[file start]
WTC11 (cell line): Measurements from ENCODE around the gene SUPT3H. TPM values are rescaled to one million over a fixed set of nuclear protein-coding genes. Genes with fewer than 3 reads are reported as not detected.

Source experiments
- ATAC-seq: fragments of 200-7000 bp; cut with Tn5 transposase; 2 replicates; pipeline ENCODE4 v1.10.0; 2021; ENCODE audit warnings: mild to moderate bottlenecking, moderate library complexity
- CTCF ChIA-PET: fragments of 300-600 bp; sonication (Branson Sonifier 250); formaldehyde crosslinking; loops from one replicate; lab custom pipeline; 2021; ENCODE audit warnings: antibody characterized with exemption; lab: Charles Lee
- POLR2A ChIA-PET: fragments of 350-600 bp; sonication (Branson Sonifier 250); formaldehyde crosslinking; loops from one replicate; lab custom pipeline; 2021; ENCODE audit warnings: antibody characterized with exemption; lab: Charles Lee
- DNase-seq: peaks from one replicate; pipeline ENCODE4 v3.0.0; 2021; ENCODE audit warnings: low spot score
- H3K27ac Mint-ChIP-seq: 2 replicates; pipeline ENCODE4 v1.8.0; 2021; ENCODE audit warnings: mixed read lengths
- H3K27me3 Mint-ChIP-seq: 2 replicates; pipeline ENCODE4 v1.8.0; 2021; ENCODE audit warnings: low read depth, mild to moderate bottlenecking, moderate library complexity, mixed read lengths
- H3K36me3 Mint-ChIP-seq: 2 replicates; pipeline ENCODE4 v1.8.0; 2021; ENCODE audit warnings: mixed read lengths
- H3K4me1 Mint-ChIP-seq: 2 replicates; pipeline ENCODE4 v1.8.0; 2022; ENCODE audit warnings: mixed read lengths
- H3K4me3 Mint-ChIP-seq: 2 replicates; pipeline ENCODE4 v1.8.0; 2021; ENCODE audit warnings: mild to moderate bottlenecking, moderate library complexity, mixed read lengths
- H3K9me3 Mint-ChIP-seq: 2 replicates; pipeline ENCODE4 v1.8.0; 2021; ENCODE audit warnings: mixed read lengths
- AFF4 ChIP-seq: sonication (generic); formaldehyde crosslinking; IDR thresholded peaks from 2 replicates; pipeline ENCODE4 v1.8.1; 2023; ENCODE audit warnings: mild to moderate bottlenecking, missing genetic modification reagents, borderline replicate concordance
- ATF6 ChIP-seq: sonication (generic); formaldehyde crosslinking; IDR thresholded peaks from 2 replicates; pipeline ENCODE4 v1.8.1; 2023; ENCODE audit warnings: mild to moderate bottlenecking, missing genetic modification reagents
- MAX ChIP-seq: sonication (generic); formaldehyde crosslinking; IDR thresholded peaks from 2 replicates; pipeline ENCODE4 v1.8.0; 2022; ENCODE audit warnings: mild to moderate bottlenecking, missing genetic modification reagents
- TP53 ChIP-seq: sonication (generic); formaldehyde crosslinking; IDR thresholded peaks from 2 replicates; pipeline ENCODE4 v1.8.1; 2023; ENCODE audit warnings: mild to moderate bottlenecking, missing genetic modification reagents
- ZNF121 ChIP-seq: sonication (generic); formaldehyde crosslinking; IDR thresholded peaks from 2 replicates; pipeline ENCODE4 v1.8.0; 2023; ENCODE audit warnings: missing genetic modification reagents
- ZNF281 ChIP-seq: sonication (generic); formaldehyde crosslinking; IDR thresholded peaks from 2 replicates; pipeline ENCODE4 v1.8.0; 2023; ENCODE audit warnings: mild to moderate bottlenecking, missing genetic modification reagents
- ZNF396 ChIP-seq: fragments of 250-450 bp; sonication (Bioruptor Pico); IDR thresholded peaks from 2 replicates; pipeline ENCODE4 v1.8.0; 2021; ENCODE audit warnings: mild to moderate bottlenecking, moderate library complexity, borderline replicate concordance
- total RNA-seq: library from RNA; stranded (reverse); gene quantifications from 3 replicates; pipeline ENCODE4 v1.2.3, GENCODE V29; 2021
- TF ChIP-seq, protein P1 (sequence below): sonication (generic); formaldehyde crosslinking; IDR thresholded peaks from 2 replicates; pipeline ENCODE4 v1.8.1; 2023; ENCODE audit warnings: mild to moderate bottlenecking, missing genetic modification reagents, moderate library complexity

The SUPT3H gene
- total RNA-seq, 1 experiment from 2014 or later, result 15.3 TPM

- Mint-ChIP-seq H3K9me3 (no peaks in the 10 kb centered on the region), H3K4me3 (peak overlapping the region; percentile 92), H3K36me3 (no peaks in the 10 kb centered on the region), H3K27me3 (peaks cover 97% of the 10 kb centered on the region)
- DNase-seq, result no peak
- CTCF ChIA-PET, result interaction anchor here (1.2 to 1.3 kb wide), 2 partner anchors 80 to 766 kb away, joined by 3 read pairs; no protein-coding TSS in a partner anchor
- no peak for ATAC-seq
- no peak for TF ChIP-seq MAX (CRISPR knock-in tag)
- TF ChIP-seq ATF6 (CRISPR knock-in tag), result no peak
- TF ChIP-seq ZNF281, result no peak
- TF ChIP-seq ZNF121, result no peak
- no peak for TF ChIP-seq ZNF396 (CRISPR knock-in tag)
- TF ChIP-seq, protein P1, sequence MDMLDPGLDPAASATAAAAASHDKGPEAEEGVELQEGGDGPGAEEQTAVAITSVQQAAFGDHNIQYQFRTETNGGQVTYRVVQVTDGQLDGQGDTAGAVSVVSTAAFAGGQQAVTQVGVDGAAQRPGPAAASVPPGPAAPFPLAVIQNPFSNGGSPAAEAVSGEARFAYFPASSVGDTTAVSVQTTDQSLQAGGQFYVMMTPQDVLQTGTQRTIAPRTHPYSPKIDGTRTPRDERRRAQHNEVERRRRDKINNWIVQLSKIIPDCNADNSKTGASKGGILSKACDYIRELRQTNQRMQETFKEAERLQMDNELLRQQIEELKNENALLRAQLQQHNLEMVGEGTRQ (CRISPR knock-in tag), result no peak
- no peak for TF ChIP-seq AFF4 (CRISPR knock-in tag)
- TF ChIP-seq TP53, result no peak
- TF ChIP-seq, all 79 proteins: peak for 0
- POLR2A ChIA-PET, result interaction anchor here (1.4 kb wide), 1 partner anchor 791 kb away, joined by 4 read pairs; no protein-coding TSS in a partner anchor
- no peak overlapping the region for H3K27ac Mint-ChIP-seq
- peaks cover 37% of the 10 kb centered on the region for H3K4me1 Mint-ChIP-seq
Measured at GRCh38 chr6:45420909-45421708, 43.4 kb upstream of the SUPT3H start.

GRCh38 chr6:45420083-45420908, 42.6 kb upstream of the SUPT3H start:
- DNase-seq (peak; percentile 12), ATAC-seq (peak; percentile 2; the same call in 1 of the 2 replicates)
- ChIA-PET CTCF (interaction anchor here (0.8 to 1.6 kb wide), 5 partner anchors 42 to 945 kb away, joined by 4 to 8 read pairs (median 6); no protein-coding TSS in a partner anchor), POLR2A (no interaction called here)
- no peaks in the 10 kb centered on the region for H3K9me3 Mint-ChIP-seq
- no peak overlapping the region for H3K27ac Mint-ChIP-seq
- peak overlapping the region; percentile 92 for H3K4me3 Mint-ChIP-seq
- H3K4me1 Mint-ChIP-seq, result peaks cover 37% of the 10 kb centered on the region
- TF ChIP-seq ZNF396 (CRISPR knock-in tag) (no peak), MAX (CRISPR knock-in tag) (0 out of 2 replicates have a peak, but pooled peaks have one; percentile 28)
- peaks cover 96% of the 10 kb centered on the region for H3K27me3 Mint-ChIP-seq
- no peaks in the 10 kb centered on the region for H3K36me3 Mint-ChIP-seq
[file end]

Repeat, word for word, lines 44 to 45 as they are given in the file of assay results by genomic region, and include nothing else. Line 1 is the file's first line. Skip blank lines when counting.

- no peaks in the 10 kb centered on the region for H3K9me3 Mint-ChIP-seq
- no peak overlapping the region for H3K27ac Mint-ChIP-seq